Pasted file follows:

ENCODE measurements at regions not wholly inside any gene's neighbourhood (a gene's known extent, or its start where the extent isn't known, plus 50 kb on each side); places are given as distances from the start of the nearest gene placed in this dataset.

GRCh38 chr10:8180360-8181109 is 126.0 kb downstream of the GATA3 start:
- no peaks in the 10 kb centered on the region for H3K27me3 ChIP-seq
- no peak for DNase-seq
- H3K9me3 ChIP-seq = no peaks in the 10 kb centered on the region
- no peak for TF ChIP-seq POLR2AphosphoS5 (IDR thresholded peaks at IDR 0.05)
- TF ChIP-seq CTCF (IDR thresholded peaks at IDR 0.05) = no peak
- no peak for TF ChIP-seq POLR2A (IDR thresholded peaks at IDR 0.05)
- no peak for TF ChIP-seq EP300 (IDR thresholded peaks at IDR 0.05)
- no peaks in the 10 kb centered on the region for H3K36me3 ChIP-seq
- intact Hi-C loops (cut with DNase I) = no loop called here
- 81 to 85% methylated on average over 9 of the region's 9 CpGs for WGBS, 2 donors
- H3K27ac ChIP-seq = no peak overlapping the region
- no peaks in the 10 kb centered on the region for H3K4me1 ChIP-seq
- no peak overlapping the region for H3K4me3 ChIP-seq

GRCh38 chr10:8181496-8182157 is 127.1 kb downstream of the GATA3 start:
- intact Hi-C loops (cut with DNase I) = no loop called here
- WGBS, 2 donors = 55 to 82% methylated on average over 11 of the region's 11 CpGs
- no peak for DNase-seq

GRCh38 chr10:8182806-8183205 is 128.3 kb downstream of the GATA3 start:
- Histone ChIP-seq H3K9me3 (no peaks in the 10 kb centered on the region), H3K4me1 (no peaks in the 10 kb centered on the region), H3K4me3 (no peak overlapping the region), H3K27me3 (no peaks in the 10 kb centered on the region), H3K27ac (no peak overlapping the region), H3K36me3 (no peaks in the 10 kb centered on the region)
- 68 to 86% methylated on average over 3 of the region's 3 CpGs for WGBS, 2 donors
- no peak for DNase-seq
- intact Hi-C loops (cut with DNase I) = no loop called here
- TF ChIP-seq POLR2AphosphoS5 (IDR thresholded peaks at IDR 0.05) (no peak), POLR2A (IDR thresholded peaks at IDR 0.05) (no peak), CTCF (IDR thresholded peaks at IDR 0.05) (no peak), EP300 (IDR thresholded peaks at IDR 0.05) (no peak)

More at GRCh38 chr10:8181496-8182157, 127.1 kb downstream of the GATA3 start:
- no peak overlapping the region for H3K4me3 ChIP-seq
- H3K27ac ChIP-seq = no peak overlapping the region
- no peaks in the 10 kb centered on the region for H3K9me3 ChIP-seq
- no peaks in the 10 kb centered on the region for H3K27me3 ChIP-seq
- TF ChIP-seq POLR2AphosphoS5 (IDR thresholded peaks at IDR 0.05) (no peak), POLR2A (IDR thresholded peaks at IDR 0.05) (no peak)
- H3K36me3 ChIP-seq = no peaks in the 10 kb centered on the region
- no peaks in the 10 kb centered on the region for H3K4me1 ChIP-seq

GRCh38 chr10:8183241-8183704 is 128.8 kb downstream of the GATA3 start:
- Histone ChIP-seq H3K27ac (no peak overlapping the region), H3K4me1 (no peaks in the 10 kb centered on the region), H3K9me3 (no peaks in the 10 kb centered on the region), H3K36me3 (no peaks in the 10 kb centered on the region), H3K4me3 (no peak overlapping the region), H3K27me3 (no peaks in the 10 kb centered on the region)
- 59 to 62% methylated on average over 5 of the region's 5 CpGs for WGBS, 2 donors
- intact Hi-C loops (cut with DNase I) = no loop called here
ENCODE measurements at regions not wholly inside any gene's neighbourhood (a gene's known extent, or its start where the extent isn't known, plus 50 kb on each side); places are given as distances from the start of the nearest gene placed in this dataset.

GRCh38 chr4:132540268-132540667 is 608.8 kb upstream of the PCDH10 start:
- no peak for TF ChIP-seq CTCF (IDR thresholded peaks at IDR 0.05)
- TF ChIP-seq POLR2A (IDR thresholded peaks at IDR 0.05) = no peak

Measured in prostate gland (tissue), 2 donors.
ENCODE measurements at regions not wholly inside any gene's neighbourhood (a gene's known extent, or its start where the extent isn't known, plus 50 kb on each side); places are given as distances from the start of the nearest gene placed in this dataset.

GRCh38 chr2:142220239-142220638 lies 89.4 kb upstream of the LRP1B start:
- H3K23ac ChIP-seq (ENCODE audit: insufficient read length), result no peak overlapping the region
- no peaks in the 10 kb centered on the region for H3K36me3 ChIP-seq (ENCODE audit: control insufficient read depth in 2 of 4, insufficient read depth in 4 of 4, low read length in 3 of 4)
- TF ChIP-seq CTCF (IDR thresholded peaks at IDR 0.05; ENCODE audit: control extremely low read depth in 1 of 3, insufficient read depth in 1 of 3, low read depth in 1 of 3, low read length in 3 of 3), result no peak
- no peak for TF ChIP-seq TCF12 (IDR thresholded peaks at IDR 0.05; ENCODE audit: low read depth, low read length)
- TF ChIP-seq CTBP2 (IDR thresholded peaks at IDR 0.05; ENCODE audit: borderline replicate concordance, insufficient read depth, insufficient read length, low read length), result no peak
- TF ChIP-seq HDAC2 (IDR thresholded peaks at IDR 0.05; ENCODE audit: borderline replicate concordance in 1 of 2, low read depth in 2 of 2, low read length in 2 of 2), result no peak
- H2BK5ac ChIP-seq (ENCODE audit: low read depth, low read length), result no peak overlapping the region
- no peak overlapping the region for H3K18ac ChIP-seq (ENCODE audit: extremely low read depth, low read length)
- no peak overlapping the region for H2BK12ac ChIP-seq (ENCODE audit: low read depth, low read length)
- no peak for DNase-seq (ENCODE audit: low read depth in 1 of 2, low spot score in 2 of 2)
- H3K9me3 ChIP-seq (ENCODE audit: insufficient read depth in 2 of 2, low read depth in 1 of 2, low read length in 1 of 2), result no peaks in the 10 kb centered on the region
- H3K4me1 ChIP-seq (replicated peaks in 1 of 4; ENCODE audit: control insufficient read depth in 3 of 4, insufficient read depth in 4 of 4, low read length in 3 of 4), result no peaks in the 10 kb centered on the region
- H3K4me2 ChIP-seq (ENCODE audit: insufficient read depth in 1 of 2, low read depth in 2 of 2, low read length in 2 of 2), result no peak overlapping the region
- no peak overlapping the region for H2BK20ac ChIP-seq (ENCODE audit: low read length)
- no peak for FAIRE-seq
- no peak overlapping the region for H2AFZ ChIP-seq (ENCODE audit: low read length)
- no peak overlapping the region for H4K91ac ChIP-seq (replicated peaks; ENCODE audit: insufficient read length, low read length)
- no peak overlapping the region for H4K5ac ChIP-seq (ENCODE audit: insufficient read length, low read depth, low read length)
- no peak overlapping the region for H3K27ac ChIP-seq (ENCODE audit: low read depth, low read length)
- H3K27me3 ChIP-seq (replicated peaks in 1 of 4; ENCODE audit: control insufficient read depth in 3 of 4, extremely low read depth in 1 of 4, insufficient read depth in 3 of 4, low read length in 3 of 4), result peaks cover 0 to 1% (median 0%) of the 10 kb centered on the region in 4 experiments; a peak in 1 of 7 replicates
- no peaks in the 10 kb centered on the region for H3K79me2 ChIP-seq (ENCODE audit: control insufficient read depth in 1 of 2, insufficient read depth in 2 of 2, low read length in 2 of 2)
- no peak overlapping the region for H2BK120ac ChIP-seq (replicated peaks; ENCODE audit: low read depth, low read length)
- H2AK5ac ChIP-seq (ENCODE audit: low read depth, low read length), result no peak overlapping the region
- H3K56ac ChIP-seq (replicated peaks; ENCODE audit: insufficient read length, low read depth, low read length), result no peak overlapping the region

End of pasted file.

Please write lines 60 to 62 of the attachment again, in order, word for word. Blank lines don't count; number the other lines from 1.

- no peak overlapping the region for H2AFZ ChIP-seq (ENCODE audit: low read length)
- no peak overlapping the region for H4K91ac ChIP-seq (replicated peaks; ENCODE audit: insufficient read length, low read length)
- no peak overlapping the region for H4K5ac ChIP-seq (ENCODE audit: insufficient read length, low read depth, low read length)